Involve your kids in creating daily routines and family rules. Look at the space they each use for distance learning (even if it’s a shared desk or table) and identify what they can do to make it more special, interesting, or unique to them. They might want to do this periodically to keep their learning space interesting and engaging.
Follow a consistent routine as much as possible. Most schools have a daily schedule for live instruction and individual work time. Have your kids follow the routine as though they’re going to school on campus – i.e. get up, eat breakfast, get dressed, brush teeth, log into class on time, etc. Some kids find it helpful to have their schedule written or printed so they have a visual reminder of what each day looks like, including classes, breaks (very important!), due dates for assignments, mealtimes, playtime, homework time, bedtime, etc.
If your kids need to share devices or take turns being online, involve them in creating agreements about how they’ll do that. Talk about family and school rules about online learning, like being respectful, responsible, and using the devices appropriately. This is also a good time to create or update family rules about when it’s learning time (vs free time), when it’s OK to interrupt a parent (vs when they need to wait), and how much recreational screen time they can have (separate from school-related screen time).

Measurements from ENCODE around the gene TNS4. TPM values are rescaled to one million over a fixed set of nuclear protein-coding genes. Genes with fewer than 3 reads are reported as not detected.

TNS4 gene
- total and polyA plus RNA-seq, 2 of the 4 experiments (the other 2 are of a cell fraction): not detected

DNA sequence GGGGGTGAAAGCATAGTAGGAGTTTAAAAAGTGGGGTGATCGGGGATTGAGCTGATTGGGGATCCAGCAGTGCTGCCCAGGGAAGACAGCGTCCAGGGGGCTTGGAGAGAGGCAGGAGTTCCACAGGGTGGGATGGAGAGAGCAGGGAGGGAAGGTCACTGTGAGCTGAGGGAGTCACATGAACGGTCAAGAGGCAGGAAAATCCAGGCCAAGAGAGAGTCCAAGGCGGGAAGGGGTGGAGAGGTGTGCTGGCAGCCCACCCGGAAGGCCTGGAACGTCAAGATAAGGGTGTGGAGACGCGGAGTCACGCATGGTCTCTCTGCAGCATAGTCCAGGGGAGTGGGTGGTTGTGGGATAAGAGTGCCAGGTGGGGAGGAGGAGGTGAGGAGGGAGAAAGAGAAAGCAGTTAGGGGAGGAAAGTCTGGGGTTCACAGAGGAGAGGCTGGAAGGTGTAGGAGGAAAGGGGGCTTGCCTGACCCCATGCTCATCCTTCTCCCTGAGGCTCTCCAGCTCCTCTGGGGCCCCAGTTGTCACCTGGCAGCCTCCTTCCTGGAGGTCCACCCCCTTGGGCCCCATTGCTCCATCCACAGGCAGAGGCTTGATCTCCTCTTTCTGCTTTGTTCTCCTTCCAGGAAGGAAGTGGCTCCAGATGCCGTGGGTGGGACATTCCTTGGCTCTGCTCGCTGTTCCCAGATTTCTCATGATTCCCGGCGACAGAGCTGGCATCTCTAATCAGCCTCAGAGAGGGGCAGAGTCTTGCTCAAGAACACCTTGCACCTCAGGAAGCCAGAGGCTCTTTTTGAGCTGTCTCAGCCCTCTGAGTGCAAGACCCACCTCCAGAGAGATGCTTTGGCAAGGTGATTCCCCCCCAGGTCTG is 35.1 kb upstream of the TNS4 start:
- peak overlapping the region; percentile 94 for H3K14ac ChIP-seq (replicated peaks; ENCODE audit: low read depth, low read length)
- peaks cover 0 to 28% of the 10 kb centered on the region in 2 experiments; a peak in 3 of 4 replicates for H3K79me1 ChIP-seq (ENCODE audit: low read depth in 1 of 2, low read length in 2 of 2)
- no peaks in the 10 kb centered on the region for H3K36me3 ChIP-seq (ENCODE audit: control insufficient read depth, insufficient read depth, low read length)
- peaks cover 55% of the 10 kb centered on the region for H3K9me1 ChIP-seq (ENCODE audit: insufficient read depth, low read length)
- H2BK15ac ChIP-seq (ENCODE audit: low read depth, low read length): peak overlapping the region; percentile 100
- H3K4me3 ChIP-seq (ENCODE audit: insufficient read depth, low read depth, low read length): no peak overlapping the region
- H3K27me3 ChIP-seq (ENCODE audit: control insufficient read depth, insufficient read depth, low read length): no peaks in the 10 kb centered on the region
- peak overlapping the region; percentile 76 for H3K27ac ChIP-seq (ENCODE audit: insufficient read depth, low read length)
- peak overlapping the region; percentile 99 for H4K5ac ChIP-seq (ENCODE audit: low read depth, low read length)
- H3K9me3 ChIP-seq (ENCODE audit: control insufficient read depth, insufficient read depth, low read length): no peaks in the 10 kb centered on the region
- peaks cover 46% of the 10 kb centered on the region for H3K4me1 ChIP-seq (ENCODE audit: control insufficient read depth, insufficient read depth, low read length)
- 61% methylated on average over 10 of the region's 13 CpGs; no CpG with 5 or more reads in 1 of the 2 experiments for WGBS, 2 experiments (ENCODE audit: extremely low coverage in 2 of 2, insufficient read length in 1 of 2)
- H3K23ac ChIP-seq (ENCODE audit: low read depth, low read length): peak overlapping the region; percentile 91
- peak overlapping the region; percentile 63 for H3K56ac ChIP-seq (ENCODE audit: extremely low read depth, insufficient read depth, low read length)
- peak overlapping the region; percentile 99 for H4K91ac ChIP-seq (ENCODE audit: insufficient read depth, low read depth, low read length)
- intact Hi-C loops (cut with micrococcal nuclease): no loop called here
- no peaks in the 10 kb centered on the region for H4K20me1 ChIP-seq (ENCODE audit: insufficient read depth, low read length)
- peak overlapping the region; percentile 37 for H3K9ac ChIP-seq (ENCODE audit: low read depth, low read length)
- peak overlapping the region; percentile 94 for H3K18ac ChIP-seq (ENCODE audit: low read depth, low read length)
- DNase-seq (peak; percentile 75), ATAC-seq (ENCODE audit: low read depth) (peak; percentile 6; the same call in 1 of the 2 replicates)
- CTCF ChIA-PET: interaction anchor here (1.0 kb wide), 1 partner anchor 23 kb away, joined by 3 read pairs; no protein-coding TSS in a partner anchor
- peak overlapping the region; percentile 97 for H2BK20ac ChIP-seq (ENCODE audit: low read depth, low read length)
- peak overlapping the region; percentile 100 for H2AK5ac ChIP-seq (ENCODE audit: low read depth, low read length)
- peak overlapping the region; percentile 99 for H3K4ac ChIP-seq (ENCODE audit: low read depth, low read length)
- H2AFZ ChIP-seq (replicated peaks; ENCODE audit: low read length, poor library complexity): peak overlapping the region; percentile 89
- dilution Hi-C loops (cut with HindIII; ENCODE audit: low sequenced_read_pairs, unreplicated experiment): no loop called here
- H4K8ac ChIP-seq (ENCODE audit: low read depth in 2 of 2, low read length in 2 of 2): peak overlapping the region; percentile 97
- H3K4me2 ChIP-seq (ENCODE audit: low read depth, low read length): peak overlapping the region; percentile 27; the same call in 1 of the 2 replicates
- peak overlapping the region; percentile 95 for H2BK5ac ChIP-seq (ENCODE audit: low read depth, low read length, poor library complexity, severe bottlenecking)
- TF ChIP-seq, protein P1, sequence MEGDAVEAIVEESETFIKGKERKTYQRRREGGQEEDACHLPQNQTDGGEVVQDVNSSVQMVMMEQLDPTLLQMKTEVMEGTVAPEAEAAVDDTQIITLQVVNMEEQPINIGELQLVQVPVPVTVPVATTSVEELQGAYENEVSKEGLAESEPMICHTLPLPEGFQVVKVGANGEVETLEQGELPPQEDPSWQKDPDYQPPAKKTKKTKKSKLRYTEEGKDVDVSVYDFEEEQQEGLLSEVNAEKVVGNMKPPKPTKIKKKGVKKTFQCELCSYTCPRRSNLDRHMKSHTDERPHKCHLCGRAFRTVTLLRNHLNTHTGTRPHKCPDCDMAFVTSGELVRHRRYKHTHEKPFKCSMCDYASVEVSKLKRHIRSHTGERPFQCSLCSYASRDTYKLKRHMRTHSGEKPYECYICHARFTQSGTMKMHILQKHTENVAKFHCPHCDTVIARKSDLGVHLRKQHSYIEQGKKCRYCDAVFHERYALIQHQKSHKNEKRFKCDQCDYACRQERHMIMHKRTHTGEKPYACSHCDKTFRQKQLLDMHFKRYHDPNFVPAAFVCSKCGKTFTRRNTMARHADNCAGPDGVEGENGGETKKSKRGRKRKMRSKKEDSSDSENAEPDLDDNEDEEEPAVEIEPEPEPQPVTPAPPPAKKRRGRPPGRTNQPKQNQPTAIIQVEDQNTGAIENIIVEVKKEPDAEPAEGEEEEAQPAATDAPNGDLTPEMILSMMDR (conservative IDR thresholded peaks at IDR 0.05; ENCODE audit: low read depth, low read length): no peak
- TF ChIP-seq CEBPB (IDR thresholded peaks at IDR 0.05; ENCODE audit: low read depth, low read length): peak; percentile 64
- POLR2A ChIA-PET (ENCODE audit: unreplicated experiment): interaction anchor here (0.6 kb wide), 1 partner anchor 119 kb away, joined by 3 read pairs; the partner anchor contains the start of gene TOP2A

Offer “just enough” help. Stay close by and check on their progress but avoid nagging them (giving too many reminders) or doing work for them. Give descriptive praise and encourage their efforts – “You finished two assignments already. Keep it up!”
If they want help, ask questions that teach problem-solving, such as “What do you think?” or “How could you find out?” If they can’t answer after a couple prompts, help them find the answer so they stay engaged in the learning process instead of giving up.
If they’re overwhelmed by the amount of schoolwork, help them break it down into smaller “chunks” that feel more manageable. Let them have a small reward after finishing each chunk, like playing a short game or listening to a song. When they’ve finished their schoolwork for the day, let them do something they enjoy so they experience the reward of free time after working hard.
FINAL THOUGHTS: Distance learning is challenging for everyone, so we all have to do the best we can and support each other. If your kids are struggling with learning at home, reach out to their teachers and ask what resources and supports the school can provide to your kids – and to you.
Nicole Young is the mother of two children, ages 16 and 20, who also manages Santa Cruz County's Triple P - Positive Parenting Program, the world's leading positive parenting program. Scientifically proven, Triple P is made available locally by First 5 Santa Cruz County, the Santa Cruz County Health Services Agency (Mental Health Services Act) and the Santa Cruz County Human Services Department. To find a Triple P parenting class or practitioner, visit http://triplep.first5scc.org.